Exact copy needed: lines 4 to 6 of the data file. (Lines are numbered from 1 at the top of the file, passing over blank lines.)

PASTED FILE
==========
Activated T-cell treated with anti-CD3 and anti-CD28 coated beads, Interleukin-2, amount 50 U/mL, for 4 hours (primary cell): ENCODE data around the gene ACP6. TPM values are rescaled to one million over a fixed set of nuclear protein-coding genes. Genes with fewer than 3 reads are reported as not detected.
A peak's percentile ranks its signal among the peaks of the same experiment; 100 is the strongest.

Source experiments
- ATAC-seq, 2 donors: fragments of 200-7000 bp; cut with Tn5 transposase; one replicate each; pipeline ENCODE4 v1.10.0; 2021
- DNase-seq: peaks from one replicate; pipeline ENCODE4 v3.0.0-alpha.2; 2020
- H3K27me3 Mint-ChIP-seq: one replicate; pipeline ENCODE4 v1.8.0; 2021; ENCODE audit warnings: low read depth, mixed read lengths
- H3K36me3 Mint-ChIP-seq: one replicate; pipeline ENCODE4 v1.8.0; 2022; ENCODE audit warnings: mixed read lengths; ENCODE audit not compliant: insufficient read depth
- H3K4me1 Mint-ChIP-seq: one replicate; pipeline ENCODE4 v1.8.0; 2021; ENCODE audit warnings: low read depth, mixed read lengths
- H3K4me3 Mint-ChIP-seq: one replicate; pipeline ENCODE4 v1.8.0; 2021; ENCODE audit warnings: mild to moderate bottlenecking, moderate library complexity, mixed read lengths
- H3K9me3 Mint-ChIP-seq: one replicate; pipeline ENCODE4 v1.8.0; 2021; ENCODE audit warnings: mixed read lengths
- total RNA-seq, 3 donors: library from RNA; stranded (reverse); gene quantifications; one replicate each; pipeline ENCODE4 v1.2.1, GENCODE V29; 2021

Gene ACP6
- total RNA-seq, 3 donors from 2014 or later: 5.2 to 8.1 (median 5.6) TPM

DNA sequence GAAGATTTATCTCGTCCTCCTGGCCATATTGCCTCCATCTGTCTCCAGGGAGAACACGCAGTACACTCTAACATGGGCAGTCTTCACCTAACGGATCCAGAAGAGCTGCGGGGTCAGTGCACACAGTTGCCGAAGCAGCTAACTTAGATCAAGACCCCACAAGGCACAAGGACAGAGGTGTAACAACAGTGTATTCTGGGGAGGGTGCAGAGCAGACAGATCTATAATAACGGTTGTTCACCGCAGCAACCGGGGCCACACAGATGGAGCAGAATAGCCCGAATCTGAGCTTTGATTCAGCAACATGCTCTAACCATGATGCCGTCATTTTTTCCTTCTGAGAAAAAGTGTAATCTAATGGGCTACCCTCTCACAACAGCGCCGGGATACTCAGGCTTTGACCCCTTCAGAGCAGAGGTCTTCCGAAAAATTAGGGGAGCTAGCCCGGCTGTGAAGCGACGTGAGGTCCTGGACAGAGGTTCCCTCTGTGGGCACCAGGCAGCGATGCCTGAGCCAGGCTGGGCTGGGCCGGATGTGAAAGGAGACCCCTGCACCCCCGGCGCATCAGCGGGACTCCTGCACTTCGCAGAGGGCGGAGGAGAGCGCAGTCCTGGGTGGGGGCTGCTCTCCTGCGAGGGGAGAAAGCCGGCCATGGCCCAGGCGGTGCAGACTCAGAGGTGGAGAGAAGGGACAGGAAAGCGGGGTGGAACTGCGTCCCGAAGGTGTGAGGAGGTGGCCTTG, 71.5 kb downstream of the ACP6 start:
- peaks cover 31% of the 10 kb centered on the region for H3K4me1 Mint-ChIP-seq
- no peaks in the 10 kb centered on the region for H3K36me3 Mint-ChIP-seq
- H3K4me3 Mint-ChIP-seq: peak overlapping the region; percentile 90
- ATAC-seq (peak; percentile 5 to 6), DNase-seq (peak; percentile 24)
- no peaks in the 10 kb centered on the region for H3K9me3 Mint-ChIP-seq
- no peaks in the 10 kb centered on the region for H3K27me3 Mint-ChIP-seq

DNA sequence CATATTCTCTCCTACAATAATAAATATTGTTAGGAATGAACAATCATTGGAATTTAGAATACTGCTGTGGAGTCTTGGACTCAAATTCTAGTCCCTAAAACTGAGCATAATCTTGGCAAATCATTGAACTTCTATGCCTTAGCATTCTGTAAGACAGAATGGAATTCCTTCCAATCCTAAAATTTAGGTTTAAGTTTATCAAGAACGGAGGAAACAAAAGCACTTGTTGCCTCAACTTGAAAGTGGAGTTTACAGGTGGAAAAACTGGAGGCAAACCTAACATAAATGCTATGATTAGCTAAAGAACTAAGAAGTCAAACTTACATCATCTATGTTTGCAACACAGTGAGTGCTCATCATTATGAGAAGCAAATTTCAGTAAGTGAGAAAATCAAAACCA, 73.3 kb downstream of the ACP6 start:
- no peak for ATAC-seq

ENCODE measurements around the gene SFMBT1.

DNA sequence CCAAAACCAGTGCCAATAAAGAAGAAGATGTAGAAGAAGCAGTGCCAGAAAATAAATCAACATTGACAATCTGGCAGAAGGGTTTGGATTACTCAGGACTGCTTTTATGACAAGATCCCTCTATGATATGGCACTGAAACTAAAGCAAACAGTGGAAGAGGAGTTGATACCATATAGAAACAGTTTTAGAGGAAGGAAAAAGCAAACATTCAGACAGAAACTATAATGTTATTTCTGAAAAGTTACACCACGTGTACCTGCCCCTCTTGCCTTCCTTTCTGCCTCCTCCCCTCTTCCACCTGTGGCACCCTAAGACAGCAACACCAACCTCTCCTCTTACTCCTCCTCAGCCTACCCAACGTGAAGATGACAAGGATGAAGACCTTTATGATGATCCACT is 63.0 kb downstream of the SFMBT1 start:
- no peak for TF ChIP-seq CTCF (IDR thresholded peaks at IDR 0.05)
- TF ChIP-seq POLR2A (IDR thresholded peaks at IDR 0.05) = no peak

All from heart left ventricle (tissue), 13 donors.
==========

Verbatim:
- ATAC-seq, 2 donors: fragments of 200-7000 bp; cut with Tn5 transposase; one replicate each; pipeline ENCODE4 v1.10.0; 2021
- DNase-seq: peaks from one replicate; pipeline ENCODE4 v3.0.0-alpha.2; 2020
- H3K27me3 Mint-ChIP-seq: one replicate; pipeline ENCODE4 v1.8.0; 2021; ENCODE audit warnings: low read depth, mixed read lengths